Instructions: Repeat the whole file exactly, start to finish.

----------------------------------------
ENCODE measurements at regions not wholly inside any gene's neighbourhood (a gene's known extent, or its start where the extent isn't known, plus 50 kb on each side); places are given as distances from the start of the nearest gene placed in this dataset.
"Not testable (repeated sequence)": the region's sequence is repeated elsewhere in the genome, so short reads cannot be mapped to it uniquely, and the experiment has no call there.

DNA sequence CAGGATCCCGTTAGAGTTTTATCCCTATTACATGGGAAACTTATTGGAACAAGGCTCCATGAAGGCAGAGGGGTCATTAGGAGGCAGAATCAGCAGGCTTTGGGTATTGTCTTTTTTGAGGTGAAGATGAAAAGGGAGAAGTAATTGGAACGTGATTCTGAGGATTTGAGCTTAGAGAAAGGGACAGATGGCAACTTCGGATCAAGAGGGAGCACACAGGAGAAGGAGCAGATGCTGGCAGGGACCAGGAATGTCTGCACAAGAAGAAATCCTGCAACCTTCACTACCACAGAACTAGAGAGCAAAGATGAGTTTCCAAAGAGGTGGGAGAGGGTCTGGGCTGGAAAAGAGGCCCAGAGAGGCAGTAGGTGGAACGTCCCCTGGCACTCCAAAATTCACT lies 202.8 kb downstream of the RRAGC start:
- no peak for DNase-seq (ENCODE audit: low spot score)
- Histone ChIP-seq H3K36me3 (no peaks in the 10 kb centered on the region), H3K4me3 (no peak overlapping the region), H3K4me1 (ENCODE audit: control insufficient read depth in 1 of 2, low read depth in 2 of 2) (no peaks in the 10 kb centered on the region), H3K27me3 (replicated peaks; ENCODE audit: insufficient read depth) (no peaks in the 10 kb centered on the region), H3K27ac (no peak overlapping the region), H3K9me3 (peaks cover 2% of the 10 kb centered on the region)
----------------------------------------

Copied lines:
ENCODE measurements at regions not wholly inside any gene's neighbourhood (a gene's known extent, or its start where the extent isn't known, plus 50 kb on each side); places are given as distances from the start of the nearest gene placed in this dataset.
"Not testable (repeated sequence)": the region's sequence is repeated elsewhere in the genome, so short reads cannot be mapped to it uniquely, and the experiment has no call there.

DNA sequence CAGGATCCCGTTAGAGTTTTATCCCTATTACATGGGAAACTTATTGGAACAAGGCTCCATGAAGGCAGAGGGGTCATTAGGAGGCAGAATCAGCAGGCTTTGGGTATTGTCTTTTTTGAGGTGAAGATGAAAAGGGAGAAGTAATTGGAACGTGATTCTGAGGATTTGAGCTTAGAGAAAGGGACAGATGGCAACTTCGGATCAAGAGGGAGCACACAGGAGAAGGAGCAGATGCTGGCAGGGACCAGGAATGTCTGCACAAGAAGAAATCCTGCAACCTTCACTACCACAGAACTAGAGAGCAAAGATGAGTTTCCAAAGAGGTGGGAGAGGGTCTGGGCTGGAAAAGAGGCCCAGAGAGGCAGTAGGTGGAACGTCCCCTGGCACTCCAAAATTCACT lies 202.8 kb downstream of the RRAGC start:
- no peak for DNase-seq (ENCODE audit: low spot score)
- Histone ChIP-seq H3K36me3 (no peaks in the 10 kb centered on the region), H3K4me3 (no peak overlapping the region), H3K4me1 (ENCODE audit: control insufficient read depth in 1 of 2, low read depth in 2 of 2) (no peaks in the 10 kb centered on the region), H3K27me3 (replicated peaks; ENCODE audit: insufficient read depth) (no peaks in the 10 kb centered on the region), H3K27ac (no peak overlapping the region), H3K9me3 (peaks cover 2% of the 10 kb centered on the region)